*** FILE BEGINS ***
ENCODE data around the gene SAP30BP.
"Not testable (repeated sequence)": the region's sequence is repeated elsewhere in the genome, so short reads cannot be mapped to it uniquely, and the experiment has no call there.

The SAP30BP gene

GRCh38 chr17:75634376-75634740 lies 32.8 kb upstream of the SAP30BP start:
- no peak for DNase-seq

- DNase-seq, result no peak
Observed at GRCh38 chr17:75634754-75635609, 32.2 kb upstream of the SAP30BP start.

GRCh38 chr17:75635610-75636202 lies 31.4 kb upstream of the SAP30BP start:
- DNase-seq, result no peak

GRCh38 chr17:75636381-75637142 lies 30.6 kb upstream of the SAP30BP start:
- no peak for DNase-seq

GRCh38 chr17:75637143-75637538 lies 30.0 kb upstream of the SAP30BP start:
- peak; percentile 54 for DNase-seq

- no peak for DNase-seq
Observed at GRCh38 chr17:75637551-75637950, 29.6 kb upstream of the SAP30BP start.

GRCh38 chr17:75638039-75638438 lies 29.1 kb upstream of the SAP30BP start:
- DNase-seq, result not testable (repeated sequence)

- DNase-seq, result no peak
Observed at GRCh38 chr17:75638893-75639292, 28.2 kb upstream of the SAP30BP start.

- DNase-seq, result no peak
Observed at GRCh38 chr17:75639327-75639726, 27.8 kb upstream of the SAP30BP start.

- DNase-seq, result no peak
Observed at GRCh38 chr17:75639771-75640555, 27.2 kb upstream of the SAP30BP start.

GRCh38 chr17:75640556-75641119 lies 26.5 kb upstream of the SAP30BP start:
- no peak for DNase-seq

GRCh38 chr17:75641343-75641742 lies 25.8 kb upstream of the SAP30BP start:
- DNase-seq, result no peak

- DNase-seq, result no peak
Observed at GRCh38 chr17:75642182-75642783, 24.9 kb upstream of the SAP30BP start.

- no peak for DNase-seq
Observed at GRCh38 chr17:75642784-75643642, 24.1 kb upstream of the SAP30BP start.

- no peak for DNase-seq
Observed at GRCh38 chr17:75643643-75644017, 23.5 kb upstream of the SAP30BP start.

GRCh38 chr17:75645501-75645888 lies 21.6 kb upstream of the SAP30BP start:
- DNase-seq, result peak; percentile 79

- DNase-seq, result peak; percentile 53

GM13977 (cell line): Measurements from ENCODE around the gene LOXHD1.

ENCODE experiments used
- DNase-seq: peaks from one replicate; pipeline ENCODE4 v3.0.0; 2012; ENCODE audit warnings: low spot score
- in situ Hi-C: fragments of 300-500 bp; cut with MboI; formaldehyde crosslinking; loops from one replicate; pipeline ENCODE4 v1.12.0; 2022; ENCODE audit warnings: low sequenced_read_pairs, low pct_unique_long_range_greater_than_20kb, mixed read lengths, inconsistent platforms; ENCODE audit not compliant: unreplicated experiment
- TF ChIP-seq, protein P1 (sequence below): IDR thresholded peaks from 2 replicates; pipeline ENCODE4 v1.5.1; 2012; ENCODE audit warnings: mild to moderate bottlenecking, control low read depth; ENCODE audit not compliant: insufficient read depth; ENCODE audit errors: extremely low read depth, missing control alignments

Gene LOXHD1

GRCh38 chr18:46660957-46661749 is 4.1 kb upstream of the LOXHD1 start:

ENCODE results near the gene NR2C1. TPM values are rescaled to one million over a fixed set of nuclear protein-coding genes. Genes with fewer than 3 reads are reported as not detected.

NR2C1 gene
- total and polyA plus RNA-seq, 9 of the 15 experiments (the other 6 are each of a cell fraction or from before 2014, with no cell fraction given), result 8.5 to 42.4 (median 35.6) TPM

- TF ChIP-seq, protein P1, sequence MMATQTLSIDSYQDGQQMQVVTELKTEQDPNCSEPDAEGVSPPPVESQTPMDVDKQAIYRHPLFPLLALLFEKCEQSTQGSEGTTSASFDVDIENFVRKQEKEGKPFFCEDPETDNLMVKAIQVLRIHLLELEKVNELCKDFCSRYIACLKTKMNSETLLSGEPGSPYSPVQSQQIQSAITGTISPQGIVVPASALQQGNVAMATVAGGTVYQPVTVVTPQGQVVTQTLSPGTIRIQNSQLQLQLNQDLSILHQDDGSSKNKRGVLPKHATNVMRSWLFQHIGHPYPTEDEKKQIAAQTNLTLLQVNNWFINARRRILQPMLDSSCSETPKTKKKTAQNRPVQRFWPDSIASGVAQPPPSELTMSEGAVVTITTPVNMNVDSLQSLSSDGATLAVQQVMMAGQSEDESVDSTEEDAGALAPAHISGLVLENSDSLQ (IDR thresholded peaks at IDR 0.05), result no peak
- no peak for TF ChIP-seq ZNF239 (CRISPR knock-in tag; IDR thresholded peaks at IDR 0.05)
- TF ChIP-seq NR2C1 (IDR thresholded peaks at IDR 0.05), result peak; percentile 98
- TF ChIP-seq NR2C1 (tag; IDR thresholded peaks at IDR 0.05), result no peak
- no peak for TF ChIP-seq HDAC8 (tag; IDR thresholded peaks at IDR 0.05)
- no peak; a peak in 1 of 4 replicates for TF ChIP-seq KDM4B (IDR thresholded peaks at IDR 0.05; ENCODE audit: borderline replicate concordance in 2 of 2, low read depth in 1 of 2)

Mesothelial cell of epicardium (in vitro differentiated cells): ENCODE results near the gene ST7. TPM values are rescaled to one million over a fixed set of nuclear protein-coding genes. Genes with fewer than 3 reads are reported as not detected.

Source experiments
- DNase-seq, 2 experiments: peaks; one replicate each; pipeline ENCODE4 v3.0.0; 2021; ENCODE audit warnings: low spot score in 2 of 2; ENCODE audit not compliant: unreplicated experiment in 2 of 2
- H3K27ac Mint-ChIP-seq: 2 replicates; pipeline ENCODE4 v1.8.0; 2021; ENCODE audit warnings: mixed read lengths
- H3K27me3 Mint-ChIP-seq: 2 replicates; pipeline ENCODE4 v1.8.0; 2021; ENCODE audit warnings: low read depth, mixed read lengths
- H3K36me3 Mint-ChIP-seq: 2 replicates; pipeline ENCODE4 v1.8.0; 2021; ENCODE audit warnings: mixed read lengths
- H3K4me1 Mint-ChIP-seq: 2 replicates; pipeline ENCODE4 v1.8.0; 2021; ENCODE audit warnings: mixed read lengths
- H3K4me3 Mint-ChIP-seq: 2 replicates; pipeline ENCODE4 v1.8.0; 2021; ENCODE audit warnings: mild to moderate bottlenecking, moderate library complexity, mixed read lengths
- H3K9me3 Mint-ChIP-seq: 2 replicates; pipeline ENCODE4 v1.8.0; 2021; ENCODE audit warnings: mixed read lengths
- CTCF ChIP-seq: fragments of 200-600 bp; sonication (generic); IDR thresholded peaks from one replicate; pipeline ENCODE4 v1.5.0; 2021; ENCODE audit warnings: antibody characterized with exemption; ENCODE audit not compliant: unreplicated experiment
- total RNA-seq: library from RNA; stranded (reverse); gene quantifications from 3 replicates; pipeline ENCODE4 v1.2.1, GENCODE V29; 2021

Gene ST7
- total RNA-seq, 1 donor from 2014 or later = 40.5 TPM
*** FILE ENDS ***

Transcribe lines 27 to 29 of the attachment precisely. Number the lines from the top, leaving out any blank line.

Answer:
- DNase-seq, result no peak

- DNase-seq, result no peak
Observed at GRCh38 chr17:75642182-75642783, 24.9 kb upstream of the SAP30BP start.